Lessons for life

We had Archie’s annual review last week. At the end the head asked us what we felt was important for Archie in the future. My answer was quite simple, he has to be able to get out and access life. To do this it is essential that he learns to behave appropriately, particularly in public (which of course can be aided by better communication etc etc).

So onto this week and it’s half term. We’ve had our moments; a rather noisy public meltdown when we had a difference of opinion about where we were heading for example, but in general he’s relatively easy to get out and about, especially if I have a helping hand from a PA courtesy of direct payments.

So far we’ve headed to the beach (of course) where Archie accosted Tim the surf coach and helped himself to his car. And we’ve been on the Plymouth Wheel and skipped happily along the Hoe (until we had our difference of opinion). For now his behaviour is manageable. Of course the tut tut brigade will always tut but most of the time he behaves in a way that I think is acceptable. ¬†We’re aware that could change and I remain an enthusiastic supporter of The Challenging Behaviour Foundation. They do good work, and provide some excellent resources.

For the moment we enjoy the good times and assume they’ll continue.

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10 thoughts on “Lessons for life

    • Although having read their first page I’m not sure that we’d fit into their mission statement. My son would probably only be classed as ‘moderately’ affected.

      • Their expertise is probably more in the area of severe learning disabilities. Although some of their factsheets (free to download) would probably be useful for anyone.

  1. High Functioning autism is not classical autism. Look up definition of classic autism. It’s kanner’s autism. The most severe kind.

    • I think the terms can be confusing, if you read the original paper by Kanner the children are actually pretty high functioning, certainly a lot higher functioning than Archie. And I have met some children who are high functioning in some ways but have huge challenges accessing life. I understand Katie-Jo’s point, that The Challenging Behaviour Foundation isn’t particularly aimed at the more able children. It’s was set up to support those who like Archie have severe learning disabilities, but I think some of the fact sheets can be useful to anyone dealing with CB’s wherever they are on the spectrum.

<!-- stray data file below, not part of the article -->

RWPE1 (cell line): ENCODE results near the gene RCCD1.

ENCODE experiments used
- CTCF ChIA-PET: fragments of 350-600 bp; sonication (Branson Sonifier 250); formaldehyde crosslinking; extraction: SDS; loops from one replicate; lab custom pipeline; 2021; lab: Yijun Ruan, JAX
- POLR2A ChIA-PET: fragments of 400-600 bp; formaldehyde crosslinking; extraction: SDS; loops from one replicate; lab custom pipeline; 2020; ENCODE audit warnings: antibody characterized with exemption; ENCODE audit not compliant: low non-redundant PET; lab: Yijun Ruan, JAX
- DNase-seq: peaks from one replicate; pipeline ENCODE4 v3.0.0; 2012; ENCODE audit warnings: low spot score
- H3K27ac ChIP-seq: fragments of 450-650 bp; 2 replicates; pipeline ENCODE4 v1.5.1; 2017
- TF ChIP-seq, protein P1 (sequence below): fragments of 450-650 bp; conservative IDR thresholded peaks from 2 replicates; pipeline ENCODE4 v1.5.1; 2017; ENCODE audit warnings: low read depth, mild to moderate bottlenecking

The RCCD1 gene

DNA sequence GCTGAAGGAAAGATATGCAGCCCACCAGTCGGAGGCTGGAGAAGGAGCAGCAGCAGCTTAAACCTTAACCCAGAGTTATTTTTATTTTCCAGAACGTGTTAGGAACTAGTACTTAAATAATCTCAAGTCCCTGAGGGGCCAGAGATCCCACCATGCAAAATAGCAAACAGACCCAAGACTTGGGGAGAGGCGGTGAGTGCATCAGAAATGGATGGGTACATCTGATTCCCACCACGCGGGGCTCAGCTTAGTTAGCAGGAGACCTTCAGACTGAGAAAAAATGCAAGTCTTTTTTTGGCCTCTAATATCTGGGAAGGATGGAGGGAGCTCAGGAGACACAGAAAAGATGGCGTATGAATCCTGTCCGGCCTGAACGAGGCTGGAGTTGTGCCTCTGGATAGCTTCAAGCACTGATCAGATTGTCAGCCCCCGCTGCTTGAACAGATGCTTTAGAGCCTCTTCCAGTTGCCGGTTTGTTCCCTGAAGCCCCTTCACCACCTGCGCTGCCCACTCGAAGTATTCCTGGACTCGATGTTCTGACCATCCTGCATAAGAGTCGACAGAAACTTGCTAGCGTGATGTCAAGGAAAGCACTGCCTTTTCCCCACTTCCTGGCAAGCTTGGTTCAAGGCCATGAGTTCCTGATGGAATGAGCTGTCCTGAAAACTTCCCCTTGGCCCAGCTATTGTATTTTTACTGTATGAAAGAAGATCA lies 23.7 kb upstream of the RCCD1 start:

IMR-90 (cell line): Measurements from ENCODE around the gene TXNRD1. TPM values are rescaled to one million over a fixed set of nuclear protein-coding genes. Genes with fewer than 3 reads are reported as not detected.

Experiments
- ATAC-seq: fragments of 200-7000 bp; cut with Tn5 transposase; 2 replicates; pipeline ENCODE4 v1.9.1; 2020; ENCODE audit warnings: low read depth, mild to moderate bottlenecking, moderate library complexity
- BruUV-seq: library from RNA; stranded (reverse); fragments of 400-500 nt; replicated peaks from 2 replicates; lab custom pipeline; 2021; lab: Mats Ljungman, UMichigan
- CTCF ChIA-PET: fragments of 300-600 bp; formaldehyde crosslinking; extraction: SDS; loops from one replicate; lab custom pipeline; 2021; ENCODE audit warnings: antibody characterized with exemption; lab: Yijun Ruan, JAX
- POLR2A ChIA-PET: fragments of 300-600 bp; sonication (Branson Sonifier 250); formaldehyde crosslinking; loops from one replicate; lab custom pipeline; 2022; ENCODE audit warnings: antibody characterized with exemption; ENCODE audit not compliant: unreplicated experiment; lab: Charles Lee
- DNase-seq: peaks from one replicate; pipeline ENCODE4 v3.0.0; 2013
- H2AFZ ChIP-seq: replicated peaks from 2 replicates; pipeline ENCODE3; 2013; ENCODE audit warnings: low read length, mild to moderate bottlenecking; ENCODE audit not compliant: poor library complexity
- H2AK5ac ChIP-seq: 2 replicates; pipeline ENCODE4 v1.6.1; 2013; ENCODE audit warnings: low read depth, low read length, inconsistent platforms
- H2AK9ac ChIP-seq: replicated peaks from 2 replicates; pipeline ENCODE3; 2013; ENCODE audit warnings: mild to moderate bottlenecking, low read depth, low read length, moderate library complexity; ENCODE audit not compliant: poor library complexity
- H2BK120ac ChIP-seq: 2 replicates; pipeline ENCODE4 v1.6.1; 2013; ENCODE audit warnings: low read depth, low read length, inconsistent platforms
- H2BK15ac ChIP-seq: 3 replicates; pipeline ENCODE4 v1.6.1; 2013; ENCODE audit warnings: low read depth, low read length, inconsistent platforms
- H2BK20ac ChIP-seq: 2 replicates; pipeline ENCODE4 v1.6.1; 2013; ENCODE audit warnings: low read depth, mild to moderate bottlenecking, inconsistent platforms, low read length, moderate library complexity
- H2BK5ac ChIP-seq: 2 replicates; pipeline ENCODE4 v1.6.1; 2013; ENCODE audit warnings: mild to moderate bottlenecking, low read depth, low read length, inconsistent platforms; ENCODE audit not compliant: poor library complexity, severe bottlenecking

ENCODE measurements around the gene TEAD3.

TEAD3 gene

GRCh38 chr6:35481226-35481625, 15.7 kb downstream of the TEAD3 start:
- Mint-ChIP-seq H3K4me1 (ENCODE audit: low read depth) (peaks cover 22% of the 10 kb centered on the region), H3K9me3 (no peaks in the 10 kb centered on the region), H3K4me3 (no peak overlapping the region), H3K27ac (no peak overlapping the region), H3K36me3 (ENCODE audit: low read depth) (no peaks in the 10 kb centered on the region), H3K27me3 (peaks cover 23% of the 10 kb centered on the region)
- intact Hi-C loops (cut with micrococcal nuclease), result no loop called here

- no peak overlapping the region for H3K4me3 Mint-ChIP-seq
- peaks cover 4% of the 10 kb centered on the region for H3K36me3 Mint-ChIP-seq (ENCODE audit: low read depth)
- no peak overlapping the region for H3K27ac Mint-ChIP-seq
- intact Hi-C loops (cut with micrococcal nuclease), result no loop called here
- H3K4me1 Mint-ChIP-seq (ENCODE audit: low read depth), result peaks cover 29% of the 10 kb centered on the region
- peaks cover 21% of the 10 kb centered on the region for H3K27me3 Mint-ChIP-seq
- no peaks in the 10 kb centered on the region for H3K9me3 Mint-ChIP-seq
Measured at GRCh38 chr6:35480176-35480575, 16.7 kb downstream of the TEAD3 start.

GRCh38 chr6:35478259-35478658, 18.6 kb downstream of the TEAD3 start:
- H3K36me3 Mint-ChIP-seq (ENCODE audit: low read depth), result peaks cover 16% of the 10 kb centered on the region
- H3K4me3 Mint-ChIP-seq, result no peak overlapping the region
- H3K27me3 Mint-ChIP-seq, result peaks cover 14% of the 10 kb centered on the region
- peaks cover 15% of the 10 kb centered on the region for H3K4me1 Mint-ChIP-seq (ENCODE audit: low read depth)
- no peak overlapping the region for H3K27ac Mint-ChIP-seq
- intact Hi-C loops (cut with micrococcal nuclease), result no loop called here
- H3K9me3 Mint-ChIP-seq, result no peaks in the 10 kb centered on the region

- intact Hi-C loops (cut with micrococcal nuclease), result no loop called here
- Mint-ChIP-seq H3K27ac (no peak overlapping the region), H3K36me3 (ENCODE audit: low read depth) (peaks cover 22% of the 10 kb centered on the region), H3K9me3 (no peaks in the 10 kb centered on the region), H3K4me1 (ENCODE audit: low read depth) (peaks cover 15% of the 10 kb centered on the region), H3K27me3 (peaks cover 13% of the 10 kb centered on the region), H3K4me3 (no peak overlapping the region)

• I’m just going with what the paediatrician wrote on his notes.
      They say he functions well considering the severity to which he is affected. They go on to say that he has has classical autism and sensory perception problems.
      We have been on the GAPS diet for a while now since that diagnosis though, and the improvement has been astonishing, which is why I now call him high functioning.
      He has quite different symptoms to someone with asperges, but is no longer banging his head on a wall and vomiting if there are too many children in a room!

      • Ah dented plaster…. Weirdly Archie went very head bangy (onto concrete) when eating peanut butter. It was organic ground peanuts, nothing added so sure not what was in the peanuts that set off the reaction.

        Happy autism awareness day!

      • Yeah, GAPS is basically an elimination diet were you work out what triggers reactions and avoid it for a while.
        Hopefully that gives the gut some time to heal, and you test regularly on the skin for reactions and slowly introduce those foods again to see if they are tolerated.
        It’s hard work, but it’s totally changed out lives. The Crazy thing is reactions from other people when they haven’t seen him for a while. They can’t stop enthusing over the changes, but because it was gradual there were stuff my husband and I hadn’t picked up on. His eye contact has been great recently and he is even starting to show compassion towards his little sister without being asked. :D

  2. Pingback: All change | A Life Unlimited

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